Baylor knocks off Texas, 86-69, in semifinal

Stefan Scrafield

Sophomore guard Javan Felix has struggled at times this year, sophomore center Cam Ridley has the occasional off night and freshman guard Isaiah Taylor is currently on a cold streak of his own. But one man has been the emblem of consistency for Texas this season: junior forward Jonathan Holmes.

That was not the case on Friday night, when Holmes was held scoreless in the first half and finished with just six points on 12 field goal attempts. The junior forward’s rare inefficiency, combined with the tribulations of several of his Longhorn teammates, resulted in the Longhorns dropping an 86–69 decision to the Baylor Bears in their Big 12 semifinal matchup at the Sprint Center.

“We didn’t execute on offense and we didn’t keep them off the board on defense,” Holmes said. “So they were tougher than us tonight.”

Holmes’ poor performance was most uncharacteristic, but he was just one of many Texas scorers who were handcuffed by Baylor’s 1-1-3 zone defense. The Longhorns appeared perplexed by the scheme, failing to find open looks on the perimeter or successfully enter the ball into the post.

Felix had just two points on the night and only attempted four field goals. The sophomore guard was averaging almost 12 attempts per contest coming into the game, but was unable to generate shot opportunities against the stout zone.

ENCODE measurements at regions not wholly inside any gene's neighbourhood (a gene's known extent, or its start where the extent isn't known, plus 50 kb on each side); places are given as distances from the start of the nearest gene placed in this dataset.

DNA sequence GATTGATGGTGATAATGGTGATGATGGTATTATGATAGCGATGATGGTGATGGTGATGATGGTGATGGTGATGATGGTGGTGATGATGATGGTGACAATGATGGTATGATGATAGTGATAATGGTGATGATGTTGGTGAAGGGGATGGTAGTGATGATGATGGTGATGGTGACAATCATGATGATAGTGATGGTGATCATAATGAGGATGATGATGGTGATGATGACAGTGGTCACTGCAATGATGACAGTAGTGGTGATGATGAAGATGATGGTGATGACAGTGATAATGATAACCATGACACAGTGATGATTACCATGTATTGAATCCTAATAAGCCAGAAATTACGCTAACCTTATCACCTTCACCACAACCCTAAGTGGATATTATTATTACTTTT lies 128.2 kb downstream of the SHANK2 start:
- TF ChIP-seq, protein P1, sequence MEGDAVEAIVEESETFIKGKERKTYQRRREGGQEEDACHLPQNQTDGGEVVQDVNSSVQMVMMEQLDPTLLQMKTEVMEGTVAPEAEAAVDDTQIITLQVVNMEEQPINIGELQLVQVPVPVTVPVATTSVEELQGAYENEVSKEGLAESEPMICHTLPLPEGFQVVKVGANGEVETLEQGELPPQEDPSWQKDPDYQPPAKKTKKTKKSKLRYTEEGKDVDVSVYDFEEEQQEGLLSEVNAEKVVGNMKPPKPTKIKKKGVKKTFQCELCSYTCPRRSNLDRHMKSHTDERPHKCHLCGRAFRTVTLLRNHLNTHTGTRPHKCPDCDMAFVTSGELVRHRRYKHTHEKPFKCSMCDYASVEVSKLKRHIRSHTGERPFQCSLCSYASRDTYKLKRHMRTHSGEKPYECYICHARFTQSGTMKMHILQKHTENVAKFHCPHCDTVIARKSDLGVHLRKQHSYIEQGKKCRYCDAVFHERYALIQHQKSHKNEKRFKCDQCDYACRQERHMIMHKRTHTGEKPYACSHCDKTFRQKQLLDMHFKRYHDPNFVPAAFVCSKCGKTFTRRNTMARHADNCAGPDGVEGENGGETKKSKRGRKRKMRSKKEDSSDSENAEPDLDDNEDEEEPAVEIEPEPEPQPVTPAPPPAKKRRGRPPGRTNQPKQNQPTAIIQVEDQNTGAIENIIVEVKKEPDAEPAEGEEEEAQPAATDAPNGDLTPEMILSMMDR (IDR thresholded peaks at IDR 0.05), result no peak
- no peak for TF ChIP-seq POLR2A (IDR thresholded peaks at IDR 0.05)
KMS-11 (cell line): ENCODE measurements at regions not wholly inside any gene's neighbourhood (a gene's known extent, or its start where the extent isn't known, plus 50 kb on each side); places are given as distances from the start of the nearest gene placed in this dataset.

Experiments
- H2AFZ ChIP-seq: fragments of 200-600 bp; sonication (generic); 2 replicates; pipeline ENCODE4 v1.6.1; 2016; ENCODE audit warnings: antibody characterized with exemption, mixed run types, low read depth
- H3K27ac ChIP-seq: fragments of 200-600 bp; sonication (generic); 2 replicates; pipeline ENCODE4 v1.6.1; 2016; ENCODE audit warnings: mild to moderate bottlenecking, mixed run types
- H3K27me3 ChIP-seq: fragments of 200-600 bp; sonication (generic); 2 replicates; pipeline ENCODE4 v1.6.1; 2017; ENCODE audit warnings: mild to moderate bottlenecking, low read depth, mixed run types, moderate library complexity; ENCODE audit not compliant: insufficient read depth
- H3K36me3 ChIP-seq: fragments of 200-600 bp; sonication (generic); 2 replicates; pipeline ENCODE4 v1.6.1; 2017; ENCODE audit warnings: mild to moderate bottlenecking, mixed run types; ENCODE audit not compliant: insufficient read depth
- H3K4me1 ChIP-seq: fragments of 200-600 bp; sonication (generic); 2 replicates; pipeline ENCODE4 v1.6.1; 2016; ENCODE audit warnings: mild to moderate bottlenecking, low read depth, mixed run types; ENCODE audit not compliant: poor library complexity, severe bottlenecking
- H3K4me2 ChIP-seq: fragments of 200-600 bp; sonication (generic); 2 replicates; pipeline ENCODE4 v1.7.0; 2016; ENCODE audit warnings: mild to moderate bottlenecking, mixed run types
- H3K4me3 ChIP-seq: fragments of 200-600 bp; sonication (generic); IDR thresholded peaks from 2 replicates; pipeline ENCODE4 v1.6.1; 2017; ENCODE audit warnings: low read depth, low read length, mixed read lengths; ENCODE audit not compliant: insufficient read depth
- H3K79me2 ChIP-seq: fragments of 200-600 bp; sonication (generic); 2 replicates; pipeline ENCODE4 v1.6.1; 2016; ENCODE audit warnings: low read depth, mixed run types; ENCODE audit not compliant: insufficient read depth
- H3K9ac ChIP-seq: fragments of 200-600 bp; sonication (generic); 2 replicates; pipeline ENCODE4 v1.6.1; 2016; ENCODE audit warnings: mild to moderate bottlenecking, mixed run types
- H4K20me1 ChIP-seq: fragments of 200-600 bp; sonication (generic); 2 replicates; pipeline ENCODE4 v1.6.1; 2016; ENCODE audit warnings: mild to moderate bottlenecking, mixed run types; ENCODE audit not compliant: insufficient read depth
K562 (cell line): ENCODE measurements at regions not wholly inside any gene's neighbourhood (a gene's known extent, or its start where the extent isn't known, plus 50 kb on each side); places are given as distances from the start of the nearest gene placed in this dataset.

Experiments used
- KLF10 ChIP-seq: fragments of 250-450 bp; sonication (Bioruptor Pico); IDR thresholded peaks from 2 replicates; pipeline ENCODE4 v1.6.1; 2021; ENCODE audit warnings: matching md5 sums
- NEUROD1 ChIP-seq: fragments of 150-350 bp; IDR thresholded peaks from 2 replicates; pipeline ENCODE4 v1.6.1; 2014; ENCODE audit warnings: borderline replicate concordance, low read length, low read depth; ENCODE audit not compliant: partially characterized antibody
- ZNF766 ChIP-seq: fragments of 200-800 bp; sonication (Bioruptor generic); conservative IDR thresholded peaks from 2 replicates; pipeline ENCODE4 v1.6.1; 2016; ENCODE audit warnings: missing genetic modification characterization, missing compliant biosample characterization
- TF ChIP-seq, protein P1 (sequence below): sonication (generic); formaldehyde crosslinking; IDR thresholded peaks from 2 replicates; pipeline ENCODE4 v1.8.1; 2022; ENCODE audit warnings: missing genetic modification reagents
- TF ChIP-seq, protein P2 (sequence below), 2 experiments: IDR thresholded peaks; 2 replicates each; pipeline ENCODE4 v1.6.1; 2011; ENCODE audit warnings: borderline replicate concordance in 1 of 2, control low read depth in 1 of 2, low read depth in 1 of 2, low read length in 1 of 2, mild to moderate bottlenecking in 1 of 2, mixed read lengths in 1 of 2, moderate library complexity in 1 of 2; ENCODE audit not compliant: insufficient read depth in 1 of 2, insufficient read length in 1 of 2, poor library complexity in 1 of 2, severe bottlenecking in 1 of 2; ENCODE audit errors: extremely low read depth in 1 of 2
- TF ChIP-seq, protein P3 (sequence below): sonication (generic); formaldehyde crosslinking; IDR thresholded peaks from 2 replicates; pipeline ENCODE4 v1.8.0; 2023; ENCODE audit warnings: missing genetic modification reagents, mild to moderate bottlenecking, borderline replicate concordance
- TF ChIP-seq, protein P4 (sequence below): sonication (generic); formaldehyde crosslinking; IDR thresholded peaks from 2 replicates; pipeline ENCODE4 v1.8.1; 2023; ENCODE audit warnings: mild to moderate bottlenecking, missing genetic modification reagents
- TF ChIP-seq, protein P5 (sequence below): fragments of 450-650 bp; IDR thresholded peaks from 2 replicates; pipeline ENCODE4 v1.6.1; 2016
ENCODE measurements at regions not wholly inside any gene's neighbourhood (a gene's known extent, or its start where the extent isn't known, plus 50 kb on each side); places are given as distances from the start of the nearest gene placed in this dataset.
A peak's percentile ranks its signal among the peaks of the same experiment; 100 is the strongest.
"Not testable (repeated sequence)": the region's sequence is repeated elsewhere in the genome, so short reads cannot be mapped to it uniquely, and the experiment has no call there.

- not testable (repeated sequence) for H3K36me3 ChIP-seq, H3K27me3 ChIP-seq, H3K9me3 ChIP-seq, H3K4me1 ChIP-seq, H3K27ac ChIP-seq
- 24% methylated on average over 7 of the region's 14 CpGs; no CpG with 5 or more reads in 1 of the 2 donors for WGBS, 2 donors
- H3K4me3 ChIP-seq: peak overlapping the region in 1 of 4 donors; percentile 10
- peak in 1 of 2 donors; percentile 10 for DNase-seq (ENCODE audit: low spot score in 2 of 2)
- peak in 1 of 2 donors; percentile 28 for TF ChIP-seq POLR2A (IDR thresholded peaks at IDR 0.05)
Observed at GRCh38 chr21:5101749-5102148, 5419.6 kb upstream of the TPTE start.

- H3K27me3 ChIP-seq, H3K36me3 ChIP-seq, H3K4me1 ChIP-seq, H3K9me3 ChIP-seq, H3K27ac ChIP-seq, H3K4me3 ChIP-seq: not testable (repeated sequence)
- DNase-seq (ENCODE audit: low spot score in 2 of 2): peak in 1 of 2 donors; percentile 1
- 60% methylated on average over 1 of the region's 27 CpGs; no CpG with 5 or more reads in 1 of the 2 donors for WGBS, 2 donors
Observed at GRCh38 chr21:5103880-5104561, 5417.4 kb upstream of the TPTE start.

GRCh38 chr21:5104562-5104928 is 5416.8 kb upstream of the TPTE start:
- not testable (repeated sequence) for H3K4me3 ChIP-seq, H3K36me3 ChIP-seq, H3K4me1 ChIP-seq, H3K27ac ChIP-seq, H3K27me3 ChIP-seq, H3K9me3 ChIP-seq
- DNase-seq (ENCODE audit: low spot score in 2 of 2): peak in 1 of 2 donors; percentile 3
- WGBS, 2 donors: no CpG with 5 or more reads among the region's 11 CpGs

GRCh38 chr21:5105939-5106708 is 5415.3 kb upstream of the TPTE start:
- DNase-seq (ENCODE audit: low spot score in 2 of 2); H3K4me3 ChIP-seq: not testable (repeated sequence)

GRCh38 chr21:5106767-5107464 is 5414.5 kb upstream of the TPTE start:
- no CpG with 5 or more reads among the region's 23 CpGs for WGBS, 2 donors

“They sagged off Demarcus [Holland] and Isaiah [Taylor] and they shaded towards me,” Felix said. “That makes it tough to get shots up. If I’m not getting open looks and I’m not shooting the ball, then our team is stagnant.”

For Ridley and sophomore center Prince Ibeh, the interior touches just weren’t there. Texas’ guards failed to find ways to get the ball inside to the big men, even when they were able to get a seal on the block. The two centers were efficient, converting six of their nine attempts, but just never had an opportunity to impact the game.

“[Baylor’s] whole defense was just sagging in on us,” Ibeh said. “ That was something they put an emphasis on. We needed to make some mid-range shots to open it up but those shots just weren’t falling.”

Defensively, the Longhorns failed to defend Baylor’s 3-point shooting. Led by senior guard Brady Heslip, the Bears came into the contest as one of the top 30 3-point shooting teams in the country and, by the final horn, they’d proven why. Heslip had six triples of his own while his teammates added six more. Scott Drew’s team converted 50 percent of its attempts from deep in the game.

The blowout loss obviously comes at a bad time for Texas, who will now have to find a way to refocus and correct its mistakes before the NCAA Tournament kicks off next week. The Longhorns will find out their seed, opponent and regional on Sunday but regardless of who they play, a performance like tonight’s will not get the job done.

“We have to watch the film and see what we did wrong,” sophomore forward Connor Lammert said after the loss. “We have to know the feeling we’re feeling right now and we just can’t accept that anymore. We have to know that if we feel this again, it’s the end of the season for us.”